The economy of Western Visayas or Region 6 grew by 6.4 percent in 2019, the Philippine Statistics Authority (PSA) recently reported.
The region’s economy, based on the PSA report, is faster than Central Visayas or Region 7 which grew by 5.9 percent, and Eastern Visayas or Region 8 which improved by 5.3 percent.
Marlene Alviar, PSA-6 regional director, said that the 6.4 percent growth rate of Western Visayas was higher in 2018 with 4.8 percent.
The total goods and services generated by Western Visayas were contributed by the growth in the agriculture and fishery sector at 0.1 percent, the industry sector at 1.3 percent, and the services sector at 5.0 percent, the PSA report said.
The services sector, which accounted for 62.1 percent of the economy of the region, grew by 8.2 percent in 2019, it said.
The top contributor to the growth in the services sector was accommodation and food service activities as it grew by 31.4 percent, a significant increase compared to the previous year with -10.5 percent, it added.
Among the sub-industries with faster growth include financial and insurance activities with 16.3 percent and transportation and storage with a growth rate of 10.7 percent.
The industry sector, which covers a 21 percent share in the regional economy, however, decreased to 6.2 percent in 2019 from 7 percent in 2018.
Mining and quarrying, the main contributor to the industry sector, posted 23.5 percent growth, while electricity, steam, water, and waste management also accelerated to 5.3 percent from 4.8 percent in 2018, PSA said.
Meanwhile, manufacturing slowed down to 5.5 percent in 2019 from 8.5 percent in the previous year, while construction declined by -0.7 percent from 10 percent in the previous year.
The economy of Western Visayas was valued at P915.3 billion, making the region the fourth largest economy outside the National Capital Region, Ro-Ann Bacal, regional director of National Economic and Development Authority-6, said.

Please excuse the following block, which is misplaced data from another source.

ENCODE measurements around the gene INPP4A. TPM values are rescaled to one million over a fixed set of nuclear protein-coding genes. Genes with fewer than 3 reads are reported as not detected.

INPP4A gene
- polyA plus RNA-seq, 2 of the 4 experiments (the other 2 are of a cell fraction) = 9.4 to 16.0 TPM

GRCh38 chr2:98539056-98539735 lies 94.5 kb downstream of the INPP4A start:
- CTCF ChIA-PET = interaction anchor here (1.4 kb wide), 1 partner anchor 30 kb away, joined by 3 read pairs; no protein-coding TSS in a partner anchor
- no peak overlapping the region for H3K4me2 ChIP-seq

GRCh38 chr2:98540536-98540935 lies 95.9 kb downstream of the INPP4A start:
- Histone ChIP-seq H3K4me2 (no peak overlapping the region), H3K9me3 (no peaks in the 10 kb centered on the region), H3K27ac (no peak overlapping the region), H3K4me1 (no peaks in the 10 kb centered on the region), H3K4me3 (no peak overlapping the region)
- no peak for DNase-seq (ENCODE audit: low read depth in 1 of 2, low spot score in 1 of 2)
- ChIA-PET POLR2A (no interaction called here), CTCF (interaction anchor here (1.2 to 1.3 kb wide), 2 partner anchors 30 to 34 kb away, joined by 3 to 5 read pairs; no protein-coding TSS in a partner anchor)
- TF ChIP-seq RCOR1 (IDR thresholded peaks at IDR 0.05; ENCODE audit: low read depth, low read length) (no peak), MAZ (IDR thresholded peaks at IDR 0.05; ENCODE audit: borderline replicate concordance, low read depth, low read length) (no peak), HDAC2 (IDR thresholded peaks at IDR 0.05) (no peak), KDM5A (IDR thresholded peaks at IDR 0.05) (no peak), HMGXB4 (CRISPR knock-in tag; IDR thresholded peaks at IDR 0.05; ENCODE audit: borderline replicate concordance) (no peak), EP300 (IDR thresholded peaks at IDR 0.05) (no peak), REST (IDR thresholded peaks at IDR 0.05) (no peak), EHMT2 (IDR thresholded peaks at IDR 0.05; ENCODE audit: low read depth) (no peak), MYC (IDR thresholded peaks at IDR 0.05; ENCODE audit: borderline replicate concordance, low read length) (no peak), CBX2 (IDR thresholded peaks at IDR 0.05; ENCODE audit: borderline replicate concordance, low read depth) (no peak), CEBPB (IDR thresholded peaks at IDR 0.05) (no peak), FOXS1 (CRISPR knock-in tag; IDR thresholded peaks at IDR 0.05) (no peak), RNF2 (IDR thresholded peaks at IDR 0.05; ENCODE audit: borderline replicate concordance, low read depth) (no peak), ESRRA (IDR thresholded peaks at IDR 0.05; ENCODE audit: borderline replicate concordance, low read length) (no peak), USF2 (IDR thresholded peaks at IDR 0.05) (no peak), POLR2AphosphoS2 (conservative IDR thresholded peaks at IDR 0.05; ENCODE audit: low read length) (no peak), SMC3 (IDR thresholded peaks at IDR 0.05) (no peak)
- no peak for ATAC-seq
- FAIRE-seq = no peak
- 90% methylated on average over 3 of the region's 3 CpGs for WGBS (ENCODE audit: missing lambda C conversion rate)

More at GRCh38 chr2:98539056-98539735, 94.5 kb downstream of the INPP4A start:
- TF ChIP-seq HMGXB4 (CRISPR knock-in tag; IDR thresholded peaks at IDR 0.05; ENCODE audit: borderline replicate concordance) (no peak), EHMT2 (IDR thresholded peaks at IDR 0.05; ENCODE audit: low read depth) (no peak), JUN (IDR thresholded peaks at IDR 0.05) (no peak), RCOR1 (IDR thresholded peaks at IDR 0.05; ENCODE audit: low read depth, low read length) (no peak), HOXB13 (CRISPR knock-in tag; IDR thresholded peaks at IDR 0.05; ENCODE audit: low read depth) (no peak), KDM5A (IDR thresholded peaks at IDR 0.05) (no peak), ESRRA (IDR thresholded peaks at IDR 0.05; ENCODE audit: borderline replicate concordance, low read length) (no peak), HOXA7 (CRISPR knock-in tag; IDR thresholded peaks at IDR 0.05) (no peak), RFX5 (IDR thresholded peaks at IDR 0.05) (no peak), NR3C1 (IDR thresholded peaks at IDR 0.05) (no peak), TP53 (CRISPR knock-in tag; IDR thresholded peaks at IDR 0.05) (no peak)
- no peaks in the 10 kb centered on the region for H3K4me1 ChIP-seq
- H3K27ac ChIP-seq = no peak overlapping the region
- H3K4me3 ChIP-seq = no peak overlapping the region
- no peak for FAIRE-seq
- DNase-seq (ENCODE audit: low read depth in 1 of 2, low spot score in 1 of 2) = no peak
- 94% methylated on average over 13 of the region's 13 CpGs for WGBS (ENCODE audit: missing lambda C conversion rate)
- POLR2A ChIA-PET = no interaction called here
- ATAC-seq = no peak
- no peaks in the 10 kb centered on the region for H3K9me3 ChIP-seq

“The significant decrease in the inflation rate of 2.4 percent in 2019 from 5.9 percent in 2018 contributed to the gross regional domestic product growth given the steadier prices of goods and raw materials,” she said.
She added, “since most of our poor families are considered food poor, the decrease in prices of food, which was 69.51 percent of the total inflation rate for the year compared to the previous year, made food more accessible to people and their families.”
While the region is slowly gaining from the negative 0.4 growth in 2018 to a positive 0.5 percent growth in 2019 for its agriculture and fishery, Bacal said there is a need to enhance support for the sector to further increase production and productivity through mechanization and motivating the young to venture into agri-business, including production and processing of value-added products, especially those that have export potentials.
For the services sector, the challenge is how to sustain the growth, expand economic opportunities, and increase the potential of the region’s workforce especially for the millennials, Bacal said.
The transport and storage subsector showed great potentials to grow rapidly, with the proposed and pipeline improvements in airports and seaports to cater to more flights and roll-on, roll-off vessel trips as new tourist destinations in the region were being developed, she said.
Bacal said economic managers have recommended to cautiously open up the economy further.
Managing risks, instead of totally avoiding them, will allow more of the economy to safely open and help Filipinos recover their sources of income, she said, adding this will also put the Philippines back on its solid growth and development trajectory.*MPE